3. Brahic, M, Stowring, L, Ventura, P and Haase, AT.  Gene expression in visna virus infection in sheep. Nature 292, 240-242 (1981).
4. Sonigo, P, Alizon, M, Staskus, K, Klatzmann, D S, Cole, S O Danos, O E, Retzel, E, Tiollais, EP, Haase,AT and Wain-Hobson, S. Nucleotide sequence of the visna lentivirus: Relationship to the AIDS virus. Cell 42, 369-382 (1985).
5. Haase, AT, Retzel, E, and Staskus, K. Amplification and detection of lentiviral DNA inside cells. Proc. Natl. Acad. Sci. USA 87, 4971-4975 (1990).
6. Embretson, J, Zupancic, M, Ribas, JL, Burke, A, Racz, P, Tenner-Racz, K, and Haase, AT. Massive covert infection of helper T lymphocytes and macrophages by human immunodeficiency virus during the incubation period of AIDS. Nature 362: 359-362 (1993).
7. HIV infection is active and progressive in lymphoid tissue during the clinically latent stage of disease. Pantaleo, G, Graziosi,G, Demarest, JF, Butinit, L, Montronit, M,  Fox, CH, Orenstein, JM, . Kotlerll,DP and Fauci, AS. Nature 362: 355-359 (1993).
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9. Haase, AT. Pathogenesis of lentivirus infections. Nature 322: 130-136 (1986).
10. Maddox, J. Where the AIDS virus hides away. Nature 362, 287 (1993).
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12. Ho DD, Neumann AU, Perelson AS, Chen W, Leonard JM, Markowitz M. Rapid turnover of plasma virions and CD4 lymphocytes in HIV-1 infection.  Nature 373,123-6 (1995).
13. Wei, X., Ghosh, S., Taylor, M. et al. Viral dynamics in human immunodeficiency virus type 1 infection. Nature 373, 117–122 (1995).
14. Finzi, D, Hermankova, M, Pierson, T, Carruth, LM, Buck, C, Chaisson, RE, Quinn, TC, Chadwick, K, Margolick, J R, Brookmeyer, JR, Gallant, J, M,  Markowitz, M, Ho, DD, Richman, D, and Siliciano,  RF. Identification of a reservoir for HIV-1 in patients on highly active antiretroviral therapy. Science 278, 1295–1300 (1997).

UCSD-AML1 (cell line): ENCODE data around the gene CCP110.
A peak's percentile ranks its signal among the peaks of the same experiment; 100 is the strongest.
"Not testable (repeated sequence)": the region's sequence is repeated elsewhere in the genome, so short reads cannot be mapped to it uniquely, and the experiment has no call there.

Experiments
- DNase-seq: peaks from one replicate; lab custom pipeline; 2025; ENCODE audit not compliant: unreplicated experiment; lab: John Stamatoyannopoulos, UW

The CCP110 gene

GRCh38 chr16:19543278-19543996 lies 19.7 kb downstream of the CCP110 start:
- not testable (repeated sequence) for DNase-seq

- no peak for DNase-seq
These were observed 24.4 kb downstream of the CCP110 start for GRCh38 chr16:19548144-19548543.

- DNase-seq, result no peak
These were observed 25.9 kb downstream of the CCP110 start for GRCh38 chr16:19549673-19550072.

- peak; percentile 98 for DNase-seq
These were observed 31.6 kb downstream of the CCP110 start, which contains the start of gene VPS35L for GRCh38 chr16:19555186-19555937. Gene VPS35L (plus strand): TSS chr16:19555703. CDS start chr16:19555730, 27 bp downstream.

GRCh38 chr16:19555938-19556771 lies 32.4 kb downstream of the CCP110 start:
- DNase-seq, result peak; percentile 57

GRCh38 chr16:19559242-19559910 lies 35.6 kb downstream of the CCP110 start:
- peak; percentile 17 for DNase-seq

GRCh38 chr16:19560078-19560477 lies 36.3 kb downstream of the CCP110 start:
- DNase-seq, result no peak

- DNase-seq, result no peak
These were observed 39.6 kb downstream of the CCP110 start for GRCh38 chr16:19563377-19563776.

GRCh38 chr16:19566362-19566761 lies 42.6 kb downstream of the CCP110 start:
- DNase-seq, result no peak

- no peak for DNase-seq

15. Estes JD, Kityo C, Ssali F, Swainson L, Makamdop KN, Del Prete GQ, Deeks SG, Luciw PA, Chipman JG, Beilman GJ, Hoskuldsson T, Khoruts A, Anderson J, Deleage C, Jasurda J, Schmidt TE, Hafertepe M, Callisto SP, Pearson H, Reimann T, Schuster J, Schoephoerster J, Southern P, Perkey K, Shang L, Wietgrefe SW, Fletcher CV, Lifson JD, Douek DC, McCune JM, Haase AT, Schacker TW. Defining total-body AIDS-virus burden with implications for curative strategies. Nat Med. 2017. Epub 2017/10/03.
16. Capoferri, AA, Lai, J, Strain, MC, Lada, SM, Hoh,  R, Y.-C. Ho, Y.-C, Richman, DD, S. G. Deeks,  SG, Siliciano, JD, Siliciano, RF Defective proviruses rapidly accumulate during acute HIV-1 infection. Nat. Med. 22, 1043–1049 (2016).
17. Fletcher, CV, Staskus, K,  Wietgrefe, S, Rothenberger, M, Reilly, C,  Chipman, J,  Beilman, G, Khoruts, A, Thorkelson, A,  Schmidt, T, Anderson, J, Perkey, Stevenson, M,  Perelson, AS, Douek, DC, Haase, AT, Schacker. TW. Persistent HIV-1 replication is associated with lower antiretroviral drug concentrations in lymphatic tissues. Proc. Natl. Acad. Sci. USA. 111, 2307-2312 (2014).
18. Connick E, Mattila T, Folkvord JM, Schlichtemeier R, Meditz AL, Ray MG, et al. CTL fail to accumulate at sites of HIV-1 replication in lymphoid tissue. J Immunol. 178, 6975–83 (2007).
19. Kuller LH, Tracy R, Belloso W, De Wit S, Drummond F, Lane HC, Ledergerber B, Lundgren J, Neuhaus J, Nixon D, Paton NI, Neaton JD. Inflammatory and coagulation biomarkers and mortality in patients with HIV infection. PLoS medicine 5,e203 (2008).

Go to the profile of ashley haase

ashley haase

Chair, Department Microbiology and Immunology, University of MN